8,8cm Pak 280(e) and 281(e). These were British 25–pounder guns.
1. 8,8cm Kw.K.36 and 8,8cm Flak 18, 36 & 37. Source: Jentz, Thomas L: Tank Combat in North Africa; Jentz, Thomas L: Germany’s Tiger Tanks. Tiger I & II: Combat Tactics; Spielberger, Walter J.: Panzerkampfwagen Tiger und seine Abarten and Hogg, Ian V.: German Artillery of World War Two. The values for APCBC muzzle velocity vary between 773m/s and 820m/s depending on the source, and this is because there are in fact two types of APCBC projectile: the Pzgr. and the Pzgr.39. There is little external difference between the two, the second projectile having soft iron driving bands instead of copper and a slightly more pointed ballistic cap, but there is a significant difference in penetration capability. Jentz mentions only the first APCBC projectile (the Pzgr.) in Tank Combat in North Africa and the second APCBC projectile (the Pzgr.39) in Germany’s Tiger Tanks, leading me to surmise that the second APCBC projectile was not available until sometime after June 1941, but before the introduction of the Tiger I in July 1942. Hogg has some further differences in data for the 8,8cm Flak 18, 36 and 37 but they are minor. (Partly from On Armour by Claus Bonnesen). [up]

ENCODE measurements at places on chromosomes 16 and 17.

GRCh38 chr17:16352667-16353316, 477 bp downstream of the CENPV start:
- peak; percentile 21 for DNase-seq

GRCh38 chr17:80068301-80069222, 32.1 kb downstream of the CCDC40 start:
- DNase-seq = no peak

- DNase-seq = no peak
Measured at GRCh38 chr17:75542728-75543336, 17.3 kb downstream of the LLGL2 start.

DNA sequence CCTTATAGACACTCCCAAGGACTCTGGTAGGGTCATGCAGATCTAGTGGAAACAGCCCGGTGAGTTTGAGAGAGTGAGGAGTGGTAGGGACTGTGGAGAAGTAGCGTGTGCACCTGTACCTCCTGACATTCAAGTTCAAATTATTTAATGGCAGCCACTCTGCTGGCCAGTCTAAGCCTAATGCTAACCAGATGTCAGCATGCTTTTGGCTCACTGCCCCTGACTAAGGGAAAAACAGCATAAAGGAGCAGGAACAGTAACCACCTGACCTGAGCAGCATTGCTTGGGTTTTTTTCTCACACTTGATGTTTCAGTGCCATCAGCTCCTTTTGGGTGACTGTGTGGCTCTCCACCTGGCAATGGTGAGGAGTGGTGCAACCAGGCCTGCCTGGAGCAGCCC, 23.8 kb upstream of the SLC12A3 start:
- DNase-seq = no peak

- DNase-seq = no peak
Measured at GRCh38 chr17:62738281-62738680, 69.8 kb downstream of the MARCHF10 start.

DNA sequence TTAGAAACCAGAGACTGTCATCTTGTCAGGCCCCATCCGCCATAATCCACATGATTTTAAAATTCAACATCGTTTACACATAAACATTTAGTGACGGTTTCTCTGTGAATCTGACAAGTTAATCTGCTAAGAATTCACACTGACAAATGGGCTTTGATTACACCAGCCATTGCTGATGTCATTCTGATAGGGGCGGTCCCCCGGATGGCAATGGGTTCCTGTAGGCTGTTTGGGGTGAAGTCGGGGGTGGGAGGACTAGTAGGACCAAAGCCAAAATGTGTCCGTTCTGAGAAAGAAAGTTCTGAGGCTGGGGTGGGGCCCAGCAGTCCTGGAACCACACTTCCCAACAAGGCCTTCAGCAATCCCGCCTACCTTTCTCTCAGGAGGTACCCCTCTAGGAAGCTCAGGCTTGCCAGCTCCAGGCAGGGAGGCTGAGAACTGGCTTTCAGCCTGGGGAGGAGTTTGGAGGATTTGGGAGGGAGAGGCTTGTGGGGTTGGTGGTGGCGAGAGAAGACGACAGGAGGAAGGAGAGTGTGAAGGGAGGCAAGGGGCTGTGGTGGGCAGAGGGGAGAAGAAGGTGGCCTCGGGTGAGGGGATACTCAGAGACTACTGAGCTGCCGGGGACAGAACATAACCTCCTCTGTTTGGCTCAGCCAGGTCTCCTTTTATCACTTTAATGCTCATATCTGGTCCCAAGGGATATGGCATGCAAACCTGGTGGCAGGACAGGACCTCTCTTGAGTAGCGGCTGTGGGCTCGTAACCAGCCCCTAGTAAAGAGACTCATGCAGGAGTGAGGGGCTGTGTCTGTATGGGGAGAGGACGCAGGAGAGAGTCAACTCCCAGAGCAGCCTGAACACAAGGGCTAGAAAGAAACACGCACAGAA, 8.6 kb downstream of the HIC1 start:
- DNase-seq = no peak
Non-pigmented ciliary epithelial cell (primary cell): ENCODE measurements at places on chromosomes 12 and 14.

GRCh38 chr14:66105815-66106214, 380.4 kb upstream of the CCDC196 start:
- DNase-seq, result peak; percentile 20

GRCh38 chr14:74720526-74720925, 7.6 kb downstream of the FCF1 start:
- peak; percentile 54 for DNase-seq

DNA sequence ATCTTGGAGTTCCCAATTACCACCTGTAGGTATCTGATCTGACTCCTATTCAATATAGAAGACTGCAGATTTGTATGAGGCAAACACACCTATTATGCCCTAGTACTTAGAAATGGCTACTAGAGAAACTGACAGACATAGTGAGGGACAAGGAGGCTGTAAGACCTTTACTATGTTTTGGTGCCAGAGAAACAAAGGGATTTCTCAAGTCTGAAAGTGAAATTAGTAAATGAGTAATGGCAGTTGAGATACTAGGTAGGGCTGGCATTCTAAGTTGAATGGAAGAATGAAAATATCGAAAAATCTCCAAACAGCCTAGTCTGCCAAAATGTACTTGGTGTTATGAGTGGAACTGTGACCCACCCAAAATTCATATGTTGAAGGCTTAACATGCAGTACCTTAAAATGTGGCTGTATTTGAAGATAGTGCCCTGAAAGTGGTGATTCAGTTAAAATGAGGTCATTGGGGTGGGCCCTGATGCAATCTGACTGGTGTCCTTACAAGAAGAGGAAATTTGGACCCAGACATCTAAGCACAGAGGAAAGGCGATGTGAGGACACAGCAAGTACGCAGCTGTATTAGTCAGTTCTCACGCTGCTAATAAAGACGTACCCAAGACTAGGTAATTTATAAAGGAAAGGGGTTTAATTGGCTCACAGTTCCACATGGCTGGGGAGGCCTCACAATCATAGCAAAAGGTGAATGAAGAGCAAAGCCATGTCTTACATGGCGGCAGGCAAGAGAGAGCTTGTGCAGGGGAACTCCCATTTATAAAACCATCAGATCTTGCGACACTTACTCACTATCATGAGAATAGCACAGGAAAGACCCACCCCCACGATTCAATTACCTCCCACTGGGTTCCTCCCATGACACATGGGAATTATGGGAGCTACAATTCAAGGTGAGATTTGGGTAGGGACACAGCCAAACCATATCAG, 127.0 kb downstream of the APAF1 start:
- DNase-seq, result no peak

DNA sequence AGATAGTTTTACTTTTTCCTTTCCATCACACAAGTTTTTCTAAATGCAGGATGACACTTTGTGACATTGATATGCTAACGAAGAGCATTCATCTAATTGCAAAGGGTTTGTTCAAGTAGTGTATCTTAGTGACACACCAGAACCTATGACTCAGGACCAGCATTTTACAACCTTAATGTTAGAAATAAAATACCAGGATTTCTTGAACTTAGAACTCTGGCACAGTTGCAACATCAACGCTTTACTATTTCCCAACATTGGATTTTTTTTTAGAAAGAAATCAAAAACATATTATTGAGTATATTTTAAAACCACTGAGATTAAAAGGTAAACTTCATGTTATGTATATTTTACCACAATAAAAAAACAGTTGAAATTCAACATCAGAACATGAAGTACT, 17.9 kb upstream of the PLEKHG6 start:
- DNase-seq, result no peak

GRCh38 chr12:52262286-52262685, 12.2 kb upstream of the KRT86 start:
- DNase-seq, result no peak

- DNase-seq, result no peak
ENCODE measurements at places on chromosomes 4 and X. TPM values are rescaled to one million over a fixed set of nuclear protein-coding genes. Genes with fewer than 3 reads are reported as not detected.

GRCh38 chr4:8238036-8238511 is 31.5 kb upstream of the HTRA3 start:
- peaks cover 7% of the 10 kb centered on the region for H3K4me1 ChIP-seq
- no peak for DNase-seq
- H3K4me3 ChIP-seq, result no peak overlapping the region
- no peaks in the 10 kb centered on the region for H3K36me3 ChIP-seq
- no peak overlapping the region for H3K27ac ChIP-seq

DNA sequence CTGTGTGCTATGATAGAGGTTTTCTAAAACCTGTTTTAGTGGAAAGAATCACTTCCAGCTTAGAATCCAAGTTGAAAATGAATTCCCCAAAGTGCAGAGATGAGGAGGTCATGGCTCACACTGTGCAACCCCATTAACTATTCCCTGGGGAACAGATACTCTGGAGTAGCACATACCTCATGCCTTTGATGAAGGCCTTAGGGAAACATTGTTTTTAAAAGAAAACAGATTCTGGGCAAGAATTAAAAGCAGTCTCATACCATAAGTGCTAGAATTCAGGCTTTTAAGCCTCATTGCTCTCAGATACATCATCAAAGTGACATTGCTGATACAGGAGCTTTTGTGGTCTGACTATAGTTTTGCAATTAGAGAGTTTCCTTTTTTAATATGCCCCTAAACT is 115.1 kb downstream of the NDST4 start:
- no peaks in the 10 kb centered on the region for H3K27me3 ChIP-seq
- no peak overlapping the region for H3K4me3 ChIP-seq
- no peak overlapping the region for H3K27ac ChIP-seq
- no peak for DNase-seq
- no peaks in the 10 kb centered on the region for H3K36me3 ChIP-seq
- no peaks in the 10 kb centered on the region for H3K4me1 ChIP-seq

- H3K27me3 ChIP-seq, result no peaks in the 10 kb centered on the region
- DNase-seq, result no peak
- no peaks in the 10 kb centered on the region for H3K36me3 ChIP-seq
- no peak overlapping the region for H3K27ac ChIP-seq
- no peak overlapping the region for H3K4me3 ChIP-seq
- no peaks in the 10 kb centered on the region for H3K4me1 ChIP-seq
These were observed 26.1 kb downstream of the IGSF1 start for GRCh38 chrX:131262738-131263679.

2. 8,8cm Flak 41. Source: Hogg, Ian V.: German Artillery of World War Two. This is a different weapon from the 8,8cm Kw.K.43 and 8,8cm Pak 43, being made by Rheinmetall-Borsig. The gun penetration data from Hogg is sketchy and I am not even sure whether it is based on British or German tests. The armour plate angle as given by Hogg is 3° but I assume this is a misprint for 30°. However as the muzzle velocity and projectile weights are similar to that of the 8,8cm Kw.K.43 and 8,8cm Pak 43, it is tempting to suppose that its penetration data would also be similar. [up]
3. 8,8cm Kw.K.43, 8,8cm Pak 43 and 8,8cm Pak 43/41. Source: Jentz, Thomas L: Panzer Truppen Vol 2; Spielberger, Walter J.: Panzerkampfwagen Tiger und seine Abarten and Hogg, Ian V.: German Artillery of World War Two. This is a different weapon from the 8,8cm Flak 41, being made by Krupp. Spielberger’s penetration figures, quoted as being measured at a 0° angle, correspond with Jentz’ 30° figures. Spielberger also refers to some data by Senger und Etterlin which appears to be 0° figures. It seems to me that Spielberger might have left out the information that the two figures he is referring to are actually based on two different angles of attack (30° vs 0°). (Partly from On Armour by Claus Bonnesen). [up]
Do you like this web site? Please rate it between one and ten, with ten being the best: